Zebra has been available for a couple years now, but I’ve only recently begun to work with it. There are many discussions about whether rendering an entire web UI in canvas is practical or not. Old hat web developers seem to have trouble coming to terms with leaving behind their DIVs and the HTML elements that provide for things like buttons and drop downs, text areas and the like. There are also concerns about search engine indexing, and load performance.
I defer for a moment to this thread on Stack Overflow.
The OP asks the question “Does it make sense to create canvas-based UI components?”
The most highly voted answer exudes a resounding “No”. But if you look closer you’ll see a few dissenters in the mix. What I found particularly interesting is the idea that, as DOM elements grow in total amount, the performance of the page will suffer. It is here where a fully canvas rendered “application” will shine.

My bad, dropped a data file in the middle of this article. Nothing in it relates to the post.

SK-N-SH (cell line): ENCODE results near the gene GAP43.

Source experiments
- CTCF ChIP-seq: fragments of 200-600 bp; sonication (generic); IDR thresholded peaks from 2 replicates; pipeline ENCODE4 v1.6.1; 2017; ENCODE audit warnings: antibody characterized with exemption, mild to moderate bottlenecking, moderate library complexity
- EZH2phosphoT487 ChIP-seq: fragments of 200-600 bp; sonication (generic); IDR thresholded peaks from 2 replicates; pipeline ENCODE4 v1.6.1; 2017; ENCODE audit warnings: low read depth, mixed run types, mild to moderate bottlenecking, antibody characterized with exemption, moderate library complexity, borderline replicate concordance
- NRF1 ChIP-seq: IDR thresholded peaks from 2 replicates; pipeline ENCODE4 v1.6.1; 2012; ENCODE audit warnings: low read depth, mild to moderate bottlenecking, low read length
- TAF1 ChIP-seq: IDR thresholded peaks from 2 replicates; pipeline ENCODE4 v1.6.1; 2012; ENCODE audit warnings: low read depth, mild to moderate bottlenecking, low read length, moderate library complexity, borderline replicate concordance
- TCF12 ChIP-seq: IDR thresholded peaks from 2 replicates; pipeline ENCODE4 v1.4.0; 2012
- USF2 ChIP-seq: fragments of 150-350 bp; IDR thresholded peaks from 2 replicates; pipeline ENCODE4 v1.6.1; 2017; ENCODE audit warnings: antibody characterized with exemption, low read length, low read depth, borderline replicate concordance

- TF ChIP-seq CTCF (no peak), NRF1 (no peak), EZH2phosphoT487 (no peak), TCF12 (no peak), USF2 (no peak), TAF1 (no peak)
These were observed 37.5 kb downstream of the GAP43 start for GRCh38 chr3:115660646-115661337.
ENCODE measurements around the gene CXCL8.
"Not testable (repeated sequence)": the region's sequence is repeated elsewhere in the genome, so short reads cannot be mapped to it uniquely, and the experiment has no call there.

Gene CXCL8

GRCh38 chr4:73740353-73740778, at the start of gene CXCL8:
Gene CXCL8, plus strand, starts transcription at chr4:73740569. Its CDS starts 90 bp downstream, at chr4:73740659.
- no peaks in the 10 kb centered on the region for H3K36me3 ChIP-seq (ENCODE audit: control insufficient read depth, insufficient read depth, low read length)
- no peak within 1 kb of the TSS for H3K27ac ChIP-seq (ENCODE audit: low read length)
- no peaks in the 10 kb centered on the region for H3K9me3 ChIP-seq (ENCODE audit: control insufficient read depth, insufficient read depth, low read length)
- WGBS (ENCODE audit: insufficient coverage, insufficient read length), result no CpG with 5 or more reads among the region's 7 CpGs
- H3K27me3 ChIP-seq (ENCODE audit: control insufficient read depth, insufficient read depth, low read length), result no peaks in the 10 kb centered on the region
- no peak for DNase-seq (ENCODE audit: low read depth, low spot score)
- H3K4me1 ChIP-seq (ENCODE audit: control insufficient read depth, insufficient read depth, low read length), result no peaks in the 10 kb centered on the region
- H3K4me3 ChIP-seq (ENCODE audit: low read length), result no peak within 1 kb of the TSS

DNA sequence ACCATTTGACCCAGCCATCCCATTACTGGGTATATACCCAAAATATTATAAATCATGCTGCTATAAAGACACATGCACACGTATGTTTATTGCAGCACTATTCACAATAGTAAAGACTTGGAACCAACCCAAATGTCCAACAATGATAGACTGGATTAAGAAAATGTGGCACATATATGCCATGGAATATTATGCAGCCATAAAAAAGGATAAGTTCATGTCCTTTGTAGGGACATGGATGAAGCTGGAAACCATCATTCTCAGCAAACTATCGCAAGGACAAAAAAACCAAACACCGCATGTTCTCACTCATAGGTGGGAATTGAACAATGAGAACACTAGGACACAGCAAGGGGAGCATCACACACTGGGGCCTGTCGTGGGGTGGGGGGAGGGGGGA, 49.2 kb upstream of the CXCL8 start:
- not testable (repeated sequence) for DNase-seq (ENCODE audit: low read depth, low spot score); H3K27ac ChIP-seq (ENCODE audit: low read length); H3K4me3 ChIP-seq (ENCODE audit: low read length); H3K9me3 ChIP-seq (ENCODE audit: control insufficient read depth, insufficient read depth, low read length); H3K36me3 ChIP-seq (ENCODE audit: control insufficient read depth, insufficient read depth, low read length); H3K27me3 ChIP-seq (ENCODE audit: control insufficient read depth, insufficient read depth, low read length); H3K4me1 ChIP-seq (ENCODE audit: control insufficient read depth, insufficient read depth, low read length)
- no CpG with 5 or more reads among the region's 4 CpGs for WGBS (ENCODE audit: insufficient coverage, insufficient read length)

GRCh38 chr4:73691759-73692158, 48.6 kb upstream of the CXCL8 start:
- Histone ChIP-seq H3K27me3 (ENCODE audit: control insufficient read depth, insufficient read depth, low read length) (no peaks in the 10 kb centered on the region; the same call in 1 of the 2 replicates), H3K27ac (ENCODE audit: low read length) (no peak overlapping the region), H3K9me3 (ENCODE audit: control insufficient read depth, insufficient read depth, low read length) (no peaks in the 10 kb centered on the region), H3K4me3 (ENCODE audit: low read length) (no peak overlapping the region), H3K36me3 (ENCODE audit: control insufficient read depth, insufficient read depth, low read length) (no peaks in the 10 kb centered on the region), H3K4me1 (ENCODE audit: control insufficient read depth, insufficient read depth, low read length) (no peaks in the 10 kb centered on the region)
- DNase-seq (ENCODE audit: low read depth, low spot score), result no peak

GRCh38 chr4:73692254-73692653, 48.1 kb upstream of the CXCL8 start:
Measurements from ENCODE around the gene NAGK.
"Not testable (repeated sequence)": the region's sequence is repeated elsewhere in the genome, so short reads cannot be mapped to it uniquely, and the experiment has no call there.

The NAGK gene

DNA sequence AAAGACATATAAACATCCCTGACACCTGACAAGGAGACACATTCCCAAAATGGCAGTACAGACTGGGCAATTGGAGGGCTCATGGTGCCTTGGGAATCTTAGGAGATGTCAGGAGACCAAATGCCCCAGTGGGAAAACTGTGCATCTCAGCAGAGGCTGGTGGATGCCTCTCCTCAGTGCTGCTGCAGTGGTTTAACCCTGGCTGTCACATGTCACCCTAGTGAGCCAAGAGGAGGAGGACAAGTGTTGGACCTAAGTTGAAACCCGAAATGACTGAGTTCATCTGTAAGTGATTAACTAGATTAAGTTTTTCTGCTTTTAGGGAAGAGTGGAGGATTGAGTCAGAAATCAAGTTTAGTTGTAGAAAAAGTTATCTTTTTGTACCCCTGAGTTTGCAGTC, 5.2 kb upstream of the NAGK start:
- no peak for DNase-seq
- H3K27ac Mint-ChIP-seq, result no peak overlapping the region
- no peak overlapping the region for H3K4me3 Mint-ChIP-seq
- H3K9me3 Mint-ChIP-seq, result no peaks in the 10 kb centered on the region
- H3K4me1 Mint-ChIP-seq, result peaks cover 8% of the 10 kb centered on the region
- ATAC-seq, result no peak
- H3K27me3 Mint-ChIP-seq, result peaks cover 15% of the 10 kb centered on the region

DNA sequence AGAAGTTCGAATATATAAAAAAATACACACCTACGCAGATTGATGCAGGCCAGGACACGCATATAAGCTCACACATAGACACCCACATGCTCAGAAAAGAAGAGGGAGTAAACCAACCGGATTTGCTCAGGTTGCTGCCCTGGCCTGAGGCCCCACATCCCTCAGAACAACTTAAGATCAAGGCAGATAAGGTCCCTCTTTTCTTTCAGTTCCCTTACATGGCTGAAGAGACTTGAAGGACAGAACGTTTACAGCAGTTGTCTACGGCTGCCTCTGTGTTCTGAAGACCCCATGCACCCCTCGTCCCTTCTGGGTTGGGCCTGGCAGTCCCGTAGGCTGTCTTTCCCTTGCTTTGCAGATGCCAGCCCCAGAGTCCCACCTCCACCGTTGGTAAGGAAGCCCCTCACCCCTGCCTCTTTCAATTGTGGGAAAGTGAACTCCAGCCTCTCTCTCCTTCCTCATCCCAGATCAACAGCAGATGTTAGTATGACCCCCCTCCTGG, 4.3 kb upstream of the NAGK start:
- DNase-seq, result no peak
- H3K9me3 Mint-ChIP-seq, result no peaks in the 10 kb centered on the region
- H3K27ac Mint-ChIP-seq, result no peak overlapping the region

In my short time working with Zebra so far, I’ve been very impressed with load times, UI responsiveness and the possibilities it presents. That said, there are a few downsides and roadblocks for me moving forward with Zebra. Admittedly, the project I am currently working on has pretty much been set in stone that Zebra will be the foundation for the application, so these are the hurdles I will need to overcome.
- Working with a minimalistic API. Zebra documentation, examples and tutorials are in a “good enough” state. They are enough to get the ball rolling, but I’m finding that it’s difficult to actually leverage the full scope without a lot of tinkering and experimentation.
- Small community. There is a forum for help and discussion, but overall it seems like that community around Zebra isn’t very large. So there will not be a lot of feedback if I run into a problem, and not a lot of code to
stealborrow from when looking for specific solutions.